Accounting Basics: For-Profit vs. Not-For-Profit
By: William Bauder, CPA, CGMA, CITP, Manager of Assurance and Advisory Services
There are many consistencies between accounting in a for-profit organization and accounting in a not-for-profit organization; however, there are some nuances as well. Let’s take a look at a few of them.
First, let’s tackle the terminology. In the for-profit world, accountants are looking at a complete set of financial statements including a balance sheet and a P&L, or income statement, and the statement of cash flows. In a not-for-profit’s complete set of financial statements these items are still present, however the balance sheet is now called the statement of net assets, the P&L is called the statement of changes in net assets, and the cash flow remains the same.
In the nonprofit world, we aren’t dealing with equity or retained earnings, instead there are net assets. These are currently segregated between three possible classifications: unrestricted, temporarily restricted, or permanently restricted. Nonprofits are also required to disclose their expenses across functional category; those being management and general, program, or fundraising. Often times an expense can be allocated to multiple functional categories, therefore, it is quite common for management to allocate these expenses based upon some allocation method, for example payroll hours, or square footage.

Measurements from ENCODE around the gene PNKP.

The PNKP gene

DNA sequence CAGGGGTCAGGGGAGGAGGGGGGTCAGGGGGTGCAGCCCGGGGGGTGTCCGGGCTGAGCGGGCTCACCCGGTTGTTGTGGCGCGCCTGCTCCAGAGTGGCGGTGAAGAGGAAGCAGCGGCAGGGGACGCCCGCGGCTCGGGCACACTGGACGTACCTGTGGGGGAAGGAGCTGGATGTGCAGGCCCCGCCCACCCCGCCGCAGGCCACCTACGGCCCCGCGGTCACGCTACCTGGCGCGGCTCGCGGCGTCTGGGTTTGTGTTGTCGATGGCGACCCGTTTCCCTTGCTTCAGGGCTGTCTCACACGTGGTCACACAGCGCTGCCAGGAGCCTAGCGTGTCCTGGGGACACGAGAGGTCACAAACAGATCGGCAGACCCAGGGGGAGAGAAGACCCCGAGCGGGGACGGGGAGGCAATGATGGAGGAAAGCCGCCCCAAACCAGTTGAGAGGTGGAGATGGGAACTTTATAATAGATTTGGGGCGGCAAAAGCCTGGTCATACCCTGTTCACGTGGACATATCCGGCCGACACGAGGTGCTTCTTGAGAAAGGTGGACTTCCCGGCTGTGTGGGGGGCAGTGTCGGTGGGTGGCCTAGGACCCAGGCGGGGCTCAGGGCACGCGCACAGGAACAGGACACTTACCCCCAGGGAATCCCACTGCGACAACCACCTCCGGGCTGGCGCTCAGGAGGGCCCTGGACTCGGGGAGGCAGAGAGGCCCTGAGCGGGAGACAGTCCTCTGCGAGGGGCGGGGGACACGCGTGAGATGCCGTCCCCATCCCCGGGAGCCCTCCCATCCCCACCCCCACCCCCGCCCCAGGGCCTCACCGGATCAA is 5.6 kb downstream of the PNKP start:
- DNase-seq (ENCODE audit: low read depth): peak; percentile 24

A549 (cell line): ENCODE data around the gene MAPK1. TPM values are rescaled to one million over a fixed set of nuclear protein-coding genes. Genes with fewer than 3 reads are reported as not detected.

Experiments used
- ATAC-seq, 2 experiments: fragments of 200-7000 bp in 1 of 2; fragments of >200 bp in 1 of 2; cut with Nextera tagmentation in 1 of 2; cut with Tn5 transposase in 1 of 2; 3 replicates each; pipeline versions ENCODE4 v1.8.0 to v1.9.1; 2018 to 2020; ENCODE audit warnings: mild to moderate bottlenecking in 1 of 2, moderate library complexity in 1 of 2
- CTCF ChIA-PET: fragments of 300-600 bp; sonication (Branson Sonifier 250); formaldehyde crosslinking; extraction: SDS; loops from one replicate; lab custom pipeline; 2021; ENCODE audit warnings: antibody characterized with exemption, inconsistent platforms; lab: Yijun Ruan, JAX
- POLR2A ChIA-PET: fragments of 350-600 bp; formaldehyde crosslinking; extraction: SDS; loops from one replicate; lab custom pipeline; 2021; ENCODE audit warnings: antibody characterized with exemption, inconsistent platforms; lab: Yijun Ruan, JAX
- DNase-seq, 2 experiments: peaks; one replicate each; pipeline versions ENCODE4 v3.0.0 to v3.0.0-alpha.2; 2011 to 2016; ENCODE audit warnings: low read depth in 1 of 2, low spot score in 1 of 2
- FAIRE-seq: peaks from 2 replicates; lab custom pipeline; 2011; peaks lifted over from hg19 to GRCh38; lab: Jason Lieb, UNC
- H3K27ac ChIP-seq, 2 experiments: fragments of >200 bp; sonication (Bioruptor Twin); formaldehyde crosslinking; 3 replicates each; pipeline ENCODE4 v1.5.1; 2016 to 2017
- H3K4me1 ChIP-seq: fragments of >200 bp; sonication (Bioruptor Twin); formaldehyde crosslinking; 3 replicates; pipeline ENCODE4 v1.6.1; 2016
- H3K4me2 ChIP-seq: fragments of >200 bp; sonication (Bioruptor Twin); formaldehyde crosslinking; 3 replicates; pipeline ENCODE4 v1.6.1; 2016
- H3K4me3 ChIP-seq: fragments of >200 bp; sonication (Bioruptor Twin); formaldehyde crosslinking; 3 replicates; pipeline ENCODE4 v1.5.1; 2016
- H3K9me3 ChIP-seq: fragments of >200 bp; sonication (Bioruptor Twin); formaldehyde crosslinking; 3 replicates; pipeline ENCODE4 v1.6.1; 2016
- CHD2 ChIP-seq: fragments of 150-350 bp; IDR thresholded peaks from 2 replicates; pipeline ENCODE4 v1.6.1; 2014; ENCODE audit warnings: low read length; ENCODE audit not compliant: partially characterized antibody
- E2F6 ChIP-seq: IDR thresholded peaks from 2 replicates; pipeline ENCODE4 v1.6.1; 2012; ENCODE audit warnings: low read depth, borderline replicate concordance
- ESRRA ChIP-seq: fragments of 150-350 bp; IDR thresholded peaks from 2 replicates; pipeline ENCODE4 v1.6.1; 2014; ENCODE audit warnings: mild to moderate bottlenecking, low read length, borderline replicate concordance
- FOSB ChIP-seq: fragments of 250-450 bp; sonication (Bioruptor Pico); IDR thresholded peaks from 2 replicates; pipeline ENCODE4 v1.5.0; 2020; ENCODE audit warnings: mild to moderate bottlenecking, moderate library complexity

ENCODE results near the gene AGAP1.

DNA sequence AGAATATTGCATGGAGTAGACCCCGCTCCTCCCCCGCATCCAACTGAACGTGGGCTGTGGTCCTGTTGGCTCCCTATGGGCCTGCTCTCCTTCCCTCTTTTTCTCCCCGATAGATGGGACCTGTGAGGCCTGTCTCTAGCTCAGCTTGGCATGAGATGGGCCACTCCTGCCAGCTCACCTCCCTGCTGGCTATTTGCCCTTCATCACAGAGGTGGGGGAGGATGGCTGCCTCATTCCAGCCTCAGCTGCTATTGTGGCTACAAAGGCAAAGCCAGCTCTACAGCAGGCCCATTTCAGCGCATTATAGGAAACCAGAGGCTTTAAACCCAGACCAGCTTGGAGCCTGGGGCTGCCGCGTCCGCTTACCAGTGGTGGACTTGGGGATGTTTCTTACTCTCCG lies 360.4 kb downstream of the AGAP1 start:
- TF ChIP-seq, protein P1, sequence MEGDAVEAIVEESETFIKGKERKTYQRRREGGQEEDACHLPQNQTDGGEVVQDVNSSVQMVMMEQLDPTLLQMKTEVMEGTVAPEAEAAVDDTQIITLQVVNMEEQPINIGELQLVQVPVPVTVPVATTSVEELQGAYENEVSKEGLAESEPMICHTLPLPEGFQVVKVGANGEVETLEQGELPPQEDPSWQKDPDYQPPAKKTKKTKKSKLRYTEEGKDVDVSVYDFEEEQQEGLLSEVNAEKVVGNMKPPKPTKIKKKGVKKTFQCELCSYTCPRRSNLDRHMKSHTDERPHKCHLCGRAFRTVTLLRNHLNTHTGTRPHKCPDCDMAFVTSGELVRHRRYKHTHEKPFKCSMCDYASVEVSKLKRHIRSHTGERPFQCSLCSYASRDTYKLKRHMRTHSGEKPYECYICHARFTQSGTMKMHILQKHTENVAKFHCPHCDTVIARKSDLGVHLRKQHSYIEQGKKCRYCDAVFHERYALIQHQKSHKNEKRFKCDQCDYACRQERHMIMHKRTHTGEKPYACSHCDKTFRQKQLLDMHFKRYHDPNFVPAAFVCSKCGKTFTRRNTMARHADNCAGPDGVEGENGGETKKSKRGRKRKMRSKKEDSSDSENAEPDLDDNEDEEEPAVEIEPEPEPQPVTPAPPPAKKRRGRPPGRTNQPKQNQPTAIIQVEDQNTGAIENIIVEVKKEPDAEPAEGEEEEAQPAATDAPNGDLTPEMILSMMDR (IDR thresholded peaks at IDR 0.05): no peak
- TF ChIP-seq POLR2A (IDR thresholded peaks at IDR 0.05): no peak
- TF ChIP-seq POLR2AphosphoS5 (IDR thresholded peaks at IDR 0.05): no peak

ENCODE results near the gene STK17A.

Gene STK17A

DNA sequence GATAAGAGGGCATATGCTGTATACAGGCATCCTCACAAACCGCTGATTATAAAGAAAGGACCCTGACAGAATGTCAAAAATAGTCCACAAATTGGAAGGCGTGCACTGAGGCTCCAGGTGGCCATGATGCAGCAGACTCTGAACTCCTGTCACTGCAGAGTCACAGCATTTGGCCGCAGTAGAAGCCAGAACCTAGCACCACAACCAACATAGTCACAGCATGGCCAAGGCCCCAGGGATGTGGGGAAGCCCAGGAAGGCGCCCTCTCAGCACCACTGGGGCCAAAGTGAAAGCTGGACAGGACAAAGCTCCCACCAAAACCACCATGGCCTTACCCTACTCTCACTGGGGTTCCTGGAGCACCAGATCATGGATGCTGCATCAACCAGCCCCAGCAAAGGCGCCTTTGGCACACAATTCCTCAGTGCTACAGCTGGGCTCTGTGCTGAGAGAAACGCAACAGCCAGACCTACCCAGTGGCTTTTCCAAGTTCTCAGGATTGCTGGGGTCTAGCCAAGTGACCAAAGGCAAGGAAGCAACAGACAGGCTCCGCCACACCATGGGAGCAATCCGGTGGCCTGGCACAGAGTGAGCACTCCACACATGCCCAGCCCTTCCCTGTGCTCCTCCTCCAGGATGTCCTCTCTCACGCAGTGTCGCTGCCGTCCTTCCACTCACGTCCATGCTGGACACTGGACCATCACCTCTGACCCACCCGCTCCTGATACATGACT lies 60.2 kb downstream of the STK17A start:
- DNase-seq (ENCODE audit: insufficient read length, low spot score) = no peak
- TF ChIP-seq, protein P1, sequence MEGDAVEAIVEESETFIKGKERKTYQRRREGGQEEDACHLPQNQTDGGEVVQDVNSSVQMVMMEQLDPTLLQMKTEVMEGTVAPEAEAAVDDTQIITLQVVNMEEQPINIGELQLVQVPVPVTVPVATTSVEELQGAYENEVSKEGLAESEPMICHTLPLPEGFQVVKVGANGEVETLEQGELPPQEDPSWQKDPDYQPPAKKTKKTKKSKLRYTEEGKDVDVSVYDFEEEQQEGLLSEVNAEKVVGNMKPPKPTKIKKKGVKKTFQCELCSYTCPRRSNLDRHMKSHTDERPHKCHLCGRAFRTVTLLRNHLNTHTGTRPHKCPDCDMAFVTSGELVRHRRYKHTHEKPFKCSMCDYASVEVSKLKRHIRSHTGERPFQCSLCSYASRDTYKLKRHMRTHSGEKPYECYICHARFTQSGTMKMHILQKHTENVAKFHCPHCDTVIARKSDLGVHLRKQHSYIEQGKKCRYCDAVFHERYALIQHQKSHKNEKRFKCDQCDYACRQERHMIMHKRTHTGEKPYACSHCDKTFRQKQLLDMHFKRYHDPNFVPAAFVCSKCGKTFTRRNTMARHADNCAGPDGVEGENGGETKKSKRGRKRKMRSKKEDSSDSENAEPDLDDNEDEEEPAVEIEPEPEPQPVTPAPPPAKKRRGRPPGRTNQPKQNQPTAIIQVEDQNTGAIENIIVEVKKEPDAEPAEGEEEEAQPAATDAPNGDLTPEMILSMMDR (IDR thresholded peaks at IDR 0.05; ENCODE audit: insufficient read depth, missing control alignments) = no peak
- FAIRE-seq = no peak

While most people think that all operations of a not-for-profit are tax free, that is not necessarily the case. Something known as unrelated business income tax could cause a non-profit to actually pay taxes. For example, say your organization is an Association for a business trade, and you own your own building. Say, your Association has more space than it needs, so, it rents out a portion of the building to a small business, say a coffee shop. The Association is now earning revenues for renting space, which is not align with the exempt purpose of the information, therefore, those revenues (allowable to be offset by certain expenses) are subject to federal income tax.
This gives just a glimpse into the ways the for-profit and not-for-profit worlds differ in the ways of handling finances. For more information on the ways Holbrook & Manter can help your nonprofit achieve your mission, contact us today.